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Want to give back to society?

You don’t have to wait to become rich and famous to follow your heart and contribute by taking one step at a time.
Giving your time and talent to a cause is the most selfless act and shows outstanding character and resolve to make a difference. Reading a book to an underprivileged child in your community can be a great way to giving back to society. 


Are you passionate about improving the lives of children? Do you get concerned when you see kids on the side of the streets on your way to work or the shops? Well, there are several opportunities available for working with marginalisied children and  you can do this in your spare time.

There are many community groups and organizations working with children in your city. You will be surprised to find them very close to your place of work or even where you live.

You can help in the by offering to teach, mentor, spend time with the children sharing your experiences of travel and basic life skills such as dressing, manners, health, and hygiene; creative activities using art, drawing, painting, music, and dance. If you enjoy reading you can do this with children in a school library; if you enjoy sports and can spend couple of hours in your weekends playing football.

Here are a few organisations you can consider consider for volunteering:

Salaam Balak trust is focused on educating the poor and disadvantaged children of India. Options include opportunities in teaching life skills and non-formal education, creative expression & talent, multimedia, communication, healthcare, formal education (such as teaching English or Mathematics) and more.

You can also consider contacting an organisation local to you and find out more, these organisations are always happy to meet you and give you suggestions about how you can help.

While it is very hard to completely change a child’s life but even small effort can go a long way.

To find out more click on the links below:







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Silk is an ingenious way to harness the wonders of nature

Why bother making your own silk? The Answer is Sustainable fashion!

Creating our own brand of Sustainable fashion and a keen desire to create products that are environmentally friendly while supporting local communities led us to the path of making our own silk. We wanted to gain a better understanding of what goes into the production of silk and how can we develop a product that truly helps people and adds value to the environment.

Sericulture a viable employment opportunity for women in Bihar

We chose to work in the state of Bihar as it not only meets all the ecological requirements needed for sericulture but also has high level of poverty and unemployment. The labour intensive nature of this project brings about a large amount of employment and up-skilling opportunities for women and men.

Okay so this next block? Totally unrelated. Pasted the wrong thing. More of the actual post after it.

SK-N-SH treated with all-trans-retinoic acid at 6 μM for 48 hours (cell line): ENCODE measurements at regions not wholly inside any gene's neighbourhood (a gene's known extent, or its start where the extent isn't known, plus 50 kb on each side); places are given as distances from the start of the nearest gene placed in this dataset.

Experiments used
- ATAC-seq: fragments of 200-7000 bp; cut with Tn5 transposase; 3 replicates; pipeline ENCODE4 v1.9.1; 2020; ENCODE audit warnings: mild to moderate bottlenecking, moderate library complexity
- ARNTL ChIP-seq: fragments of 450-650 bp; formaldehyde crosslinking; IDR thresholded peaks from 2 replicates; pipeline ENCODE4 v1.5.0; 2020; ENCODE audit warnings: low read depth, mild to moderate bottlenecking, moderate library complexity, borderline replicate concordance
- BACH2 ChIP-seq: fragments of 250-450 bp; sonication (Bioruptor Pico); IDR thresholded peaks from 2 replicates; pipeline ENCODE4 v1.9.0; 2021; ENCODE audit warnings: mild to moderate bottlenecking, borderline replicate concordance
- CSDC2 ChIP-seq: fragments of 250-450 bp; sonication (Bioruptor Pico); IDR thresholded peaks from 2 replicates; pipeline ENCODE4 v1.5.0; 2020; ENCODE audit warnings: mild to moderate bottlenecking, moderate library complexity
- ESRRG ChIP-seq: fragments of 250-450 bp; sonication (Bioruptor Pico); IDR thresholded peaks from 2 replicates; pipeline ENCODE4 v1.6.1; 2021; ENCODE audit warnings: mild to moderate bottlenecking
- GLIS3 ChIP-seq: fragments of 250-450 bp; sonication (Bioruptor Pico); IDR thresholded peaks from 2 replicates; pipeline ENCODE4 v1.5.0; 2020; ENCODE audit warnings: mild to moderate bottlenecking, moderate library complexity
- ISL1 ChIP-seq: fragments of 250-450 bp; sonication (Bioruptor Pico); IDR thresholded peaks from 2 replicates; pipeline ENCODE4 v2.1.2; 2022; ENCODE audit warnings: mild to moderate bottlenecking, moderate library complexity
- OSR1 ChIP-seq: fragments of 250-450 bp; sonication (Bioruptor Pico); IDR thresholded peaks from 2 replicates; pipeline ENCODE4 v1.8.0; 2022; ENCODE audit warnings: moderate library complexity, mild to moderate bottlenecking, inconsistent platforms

The process of sericulture aligns with the 3 major Millennium Development Goals set by the UN like; eradicate poverty and hunger; promote gender equality and ensure environmental sustainability.
Let’s break it down  :


– Generates employment throughout the year, with an estimated 11 person days’ employment for each 1 kg of raw silk production.

Employment, both on and off-farm activities

– Maintains and strengthens rural economies: more than 80% of the gross value of silk fabrics returns to the local area of production  benefiting the farmer, cocoon growers, yarn reelers  and weavers.


– Mulberry is a perennial crop. It contributes to soil conservation and provides green cover

– Waste from silkworm rearing is recyclable for agricultural use

– Dried mulberry twigs and branches can be used as fuel

– Mulberry can be cultivated in areas of often unused land, e.g. hill slopes, watersheds.

natural mulberry

click on image to SHOP the look.

– 60% of those employed in sericulture are women Low InvestmentThe investment needed to start sericulture activities is low and silkworm rearing can start within 6 months of mulberry planting

– Sericulture can be practised with very small land holdings; 1 acre dedicated to sericulture can support a family of 3, without the need to hire labour.

indigo mulberry

Click on image to SHOP the look

Achievements so far:

  • Mulberry plantation on 20 of acres of arid land.
  • Established nursery with 4 Lakh saplings planted distributed to the local farmers
  • 50 local farmers trained
  • employment generated for over 100 people.
  • 1000 kg of silk yarn produced
  • Garments ready for sale

image source





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